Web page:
Injuries from seizures are a serious, persistent problem in childhood onset epilepsy: A population-based study
Introduction from Dr Markus Reuber, editor-in-chief of Seizure
Epilepsy can be frightening to people having seizure and those observing seizures, especially if the seizures affect close family members. Worries about seizures themselves may be compounded by concerns about seizure-related injuries. Indeed many previous studies demonstrate that having epilepsy puts people at risk of physical harm, including serious injuries and death. The injury risk is not only increased because of seizures but also because of other brain dysfunctions related to the underlying cause of the epilepsy (such as a previous brain haemorrhage) and treatments administered to control seizures. Combined with the unpredictability of seizures the possibility of injuries is one of the main reasons why the independence and activities of many people with epilepsy are restricted.
The long-term follow-up study by Peter Camfield represents an important addition to our understanding of the risk of serious injuries associated with epilepsy (1). The study is based on responses of 472 patients originally diagnosed with epilepsy in childhood. After a mean follow up of 24 years, 11% of respondents reported at least one injury requiring treatment from a doctor or dentist. The total number of serious injuries was 81. The most common injuries were lacerations requiring sutures (30%) followed by fractures (19%) and broken teeth (14%). There was also one fatal drowning, two near-drownings, three shoulder dislocations and one severe eye injury. Most seizures occurred several years after seizure onset during normal daily activities and were not considered easily preventable.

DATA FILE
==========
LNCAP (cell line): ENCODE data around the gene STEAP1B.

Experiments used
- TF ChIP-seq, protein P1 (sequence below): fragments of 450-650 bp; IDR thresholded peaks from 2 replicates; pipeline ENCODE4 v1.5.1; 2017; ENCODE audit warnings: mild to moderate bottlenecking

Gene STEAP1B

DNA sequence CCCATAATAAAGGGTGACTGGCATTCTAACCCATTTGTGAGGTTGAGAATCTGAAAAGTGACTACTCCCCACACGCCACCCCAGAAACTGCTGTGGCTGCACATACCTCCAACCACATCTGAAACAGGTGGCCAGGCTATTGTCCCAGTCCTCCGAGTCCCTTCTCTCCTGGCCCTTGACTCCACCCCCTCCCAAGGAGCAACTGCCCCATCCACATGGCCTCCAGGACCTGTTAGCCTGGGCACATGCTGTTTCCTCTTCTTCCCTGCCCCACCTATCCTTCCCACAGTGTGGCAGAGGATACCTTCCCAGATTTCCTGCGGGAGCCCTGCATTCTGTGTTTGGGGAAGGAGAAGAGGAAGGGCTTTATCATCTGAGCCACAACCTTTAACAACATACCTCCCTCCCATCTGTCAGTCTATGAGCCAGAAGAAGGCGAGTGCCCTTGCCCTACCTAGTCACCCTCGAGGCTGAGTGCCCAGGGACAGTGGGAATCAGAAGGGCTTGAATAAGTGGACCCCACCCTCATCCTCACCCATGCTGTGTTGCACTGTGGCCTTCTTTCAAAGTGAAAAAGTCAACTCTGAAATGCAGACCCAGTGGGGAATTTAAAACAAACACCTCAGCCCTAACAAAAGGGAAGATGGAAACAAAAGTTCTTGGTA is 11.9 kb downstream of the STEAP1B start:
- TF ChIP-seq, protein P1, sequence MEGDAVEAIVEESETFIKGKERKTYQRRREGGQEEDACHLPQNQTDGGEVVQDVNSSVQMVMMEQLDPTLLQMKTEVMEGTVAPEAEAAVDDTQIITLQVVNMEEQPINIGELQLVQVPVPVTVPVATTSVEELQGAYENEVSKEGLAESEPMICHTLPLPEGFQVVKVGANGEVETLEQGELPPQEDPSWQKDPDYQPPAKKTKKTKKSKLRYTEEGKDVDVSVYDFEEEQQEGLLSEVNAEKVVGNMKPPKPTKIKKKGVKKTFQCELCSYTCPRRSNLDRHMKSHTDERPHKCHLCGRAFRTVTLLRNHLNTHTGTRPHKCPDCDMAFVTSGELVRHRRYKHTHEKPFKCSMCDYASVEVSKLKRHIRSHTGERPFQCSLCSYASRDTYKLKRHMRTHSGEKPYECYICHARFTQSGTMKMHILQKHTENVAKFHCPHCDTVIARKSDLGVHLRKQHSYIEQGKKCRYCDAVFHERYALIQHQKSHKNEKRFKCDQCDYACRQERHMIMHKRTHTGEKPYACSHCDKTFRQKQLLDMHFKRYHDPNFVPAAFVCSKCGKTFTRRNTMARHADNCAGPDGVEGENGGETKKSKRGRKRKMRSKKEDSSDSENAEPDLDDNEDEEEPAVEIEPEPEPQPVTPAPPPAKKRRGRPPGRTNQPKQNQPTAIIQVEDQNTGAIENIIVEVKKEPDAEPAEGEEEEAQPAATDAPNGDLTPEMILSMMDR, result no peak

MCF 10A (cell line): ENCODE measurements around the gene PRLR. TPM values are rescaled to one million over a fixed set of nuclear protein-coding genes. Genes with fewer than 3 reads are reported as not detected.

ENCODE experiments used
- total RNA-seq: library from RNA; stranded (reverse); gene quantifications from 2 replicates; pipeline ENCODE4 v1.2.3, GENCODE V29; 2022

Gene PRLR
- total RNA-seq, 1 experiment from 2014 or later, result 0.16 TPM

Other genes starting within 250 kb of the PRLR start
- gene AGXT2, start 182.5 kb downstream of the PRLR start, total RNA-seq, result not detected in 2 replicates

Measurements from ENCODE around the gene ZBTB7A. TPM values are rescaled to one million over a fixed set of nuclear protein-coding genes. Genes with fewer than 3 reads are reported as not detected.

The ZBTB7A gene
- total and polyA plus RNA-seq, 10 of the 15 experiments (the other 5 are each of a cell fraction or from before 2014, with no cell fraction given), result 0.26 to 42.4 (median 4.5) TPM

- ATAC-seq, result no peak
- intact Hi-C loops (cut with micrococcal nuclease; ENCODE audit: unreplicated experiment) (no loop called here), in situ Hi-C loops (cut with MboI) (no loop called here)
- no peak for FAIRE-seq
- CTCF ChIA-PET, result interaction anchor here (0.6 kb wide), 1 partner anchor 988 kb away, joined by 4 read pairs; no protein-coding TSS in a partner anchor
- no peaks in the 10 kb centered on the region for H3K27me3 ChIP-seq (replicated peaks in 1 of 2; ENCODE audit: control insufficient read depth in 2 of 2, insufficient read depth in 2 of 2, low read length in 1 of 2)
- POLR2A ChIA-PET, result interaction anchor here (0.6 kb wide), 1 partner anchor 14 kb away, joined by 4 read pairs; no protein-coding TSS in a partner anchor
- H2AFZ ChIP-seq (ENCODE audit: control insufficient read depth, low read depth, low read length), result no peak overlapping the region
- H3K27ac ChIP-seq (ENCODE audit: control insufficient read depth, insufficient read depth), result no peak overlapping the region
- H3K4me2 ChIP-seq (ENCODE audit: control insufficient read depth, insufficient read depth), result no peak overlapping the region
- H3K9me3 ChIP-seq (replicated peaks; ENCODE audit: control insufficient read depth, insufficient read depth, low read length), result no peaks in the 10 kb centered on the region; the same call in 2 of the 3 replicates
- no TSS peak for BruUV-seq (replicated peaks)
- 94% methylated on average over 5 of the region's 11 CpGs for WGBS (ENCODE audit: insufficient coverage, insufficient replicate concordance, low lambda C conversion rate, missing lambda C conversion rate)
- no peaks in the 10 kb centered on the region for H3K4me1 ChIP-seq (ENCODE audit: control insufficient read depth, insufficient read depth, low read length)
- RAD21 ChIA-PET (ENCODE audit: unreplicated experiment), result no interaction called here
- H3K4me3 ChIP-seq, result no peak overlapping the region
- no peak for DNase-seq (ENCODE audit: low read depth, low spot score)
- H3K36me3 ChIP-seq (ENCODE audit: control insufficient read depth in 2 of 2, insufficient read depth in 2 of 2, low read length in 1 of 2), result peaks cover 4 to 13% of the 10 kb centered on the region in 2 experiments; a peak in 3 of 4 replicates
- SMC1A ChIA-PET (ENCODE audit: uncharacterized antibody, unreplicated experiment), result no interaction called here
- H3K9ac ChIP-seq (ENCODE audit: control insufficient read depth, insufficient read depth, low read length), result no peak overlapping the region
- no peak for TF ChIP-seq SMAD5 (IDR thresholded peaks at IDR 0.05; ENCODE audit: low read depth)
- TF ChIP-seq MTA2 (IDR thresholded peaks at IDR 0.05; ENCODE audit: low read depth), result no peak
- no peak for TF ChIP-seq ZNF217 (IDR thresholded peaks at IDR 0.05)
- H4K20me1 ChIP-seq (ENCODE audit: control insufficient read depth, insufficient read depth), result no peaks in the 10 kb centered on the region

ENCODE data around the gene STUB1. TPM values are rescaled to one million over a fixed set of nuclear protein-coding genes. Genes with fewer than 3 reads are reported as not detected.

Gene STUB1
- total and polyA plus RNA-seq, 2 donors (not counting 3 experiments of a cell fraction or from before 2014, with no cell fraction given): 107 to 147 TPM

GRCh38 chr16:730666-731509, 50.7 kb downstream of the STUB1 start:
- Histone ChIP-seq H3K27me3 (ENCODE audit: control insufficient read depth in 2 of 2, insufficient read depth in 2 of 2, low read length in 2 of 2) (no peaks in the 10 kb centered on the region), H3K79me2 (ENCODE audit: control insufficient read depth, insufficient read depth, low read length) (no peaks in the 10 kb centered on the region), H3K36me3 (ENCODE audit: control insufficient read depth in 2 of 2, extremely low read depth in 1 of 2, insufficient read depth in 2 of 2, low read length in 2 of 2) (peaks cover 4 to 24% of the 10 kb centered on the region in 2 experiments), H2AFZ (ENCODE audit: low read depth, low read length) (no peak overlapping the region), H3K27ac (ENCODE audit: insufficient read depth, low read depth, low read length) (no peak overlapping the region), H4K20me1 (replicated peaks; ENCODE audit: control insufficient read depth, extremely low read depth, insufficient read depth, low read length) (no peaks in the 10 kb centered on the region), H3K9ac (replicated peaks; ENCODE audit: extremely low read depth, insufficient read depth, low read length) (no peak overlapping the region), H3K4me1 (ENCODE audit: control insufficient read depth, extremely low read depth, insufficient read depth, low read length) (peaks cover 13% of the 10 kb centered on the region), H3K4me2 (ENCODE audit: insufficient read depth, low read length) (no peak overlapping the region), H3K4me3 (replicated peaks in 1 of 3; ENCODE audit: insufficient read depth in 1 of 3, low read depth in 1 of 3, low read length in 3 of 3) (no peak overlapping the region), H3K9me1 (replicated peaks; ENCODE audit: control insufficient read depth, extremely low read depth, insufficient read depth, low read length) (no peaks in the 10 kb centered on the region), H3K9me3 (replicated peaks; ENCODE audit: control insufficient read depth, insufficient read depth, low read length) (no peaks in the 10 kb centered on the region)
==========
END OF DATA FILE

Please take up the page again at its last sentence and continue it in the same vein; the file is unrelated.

Peter Camfield’s study confirms that having epilepsy can be dangerous. However, perhaps more importantly, it demonstrates that the absolute risk of serious injury associated with epilepsy is actually very low: only 81 serious injuries were reported in over 11,000 patient years observed. What is more, serious injuries were only reported by one in ten patients, suggesting that a history of seizure-related injuries is one of the most significant risk factors for a further injury. /p>
Obviously, the severity of some of the reported injuries, and the high frequency of serious injuries in some cases mean that the potential for seizure-related injuries has to be taken into account when patients, care givers and health professionals make decisions about which activities and how much independence may be safe for an individual person with epilepsy. However, these considerations raise the possibility that we may, collectively, have a tendency to be inappropriately overprotective and increase the disability associated with epilepsy in the process.
 Camfield P., Injuries from seizures are a serious, persistent problem in childhood onset epilepsy: a population-based study. Seizure 2015;27: 80–3.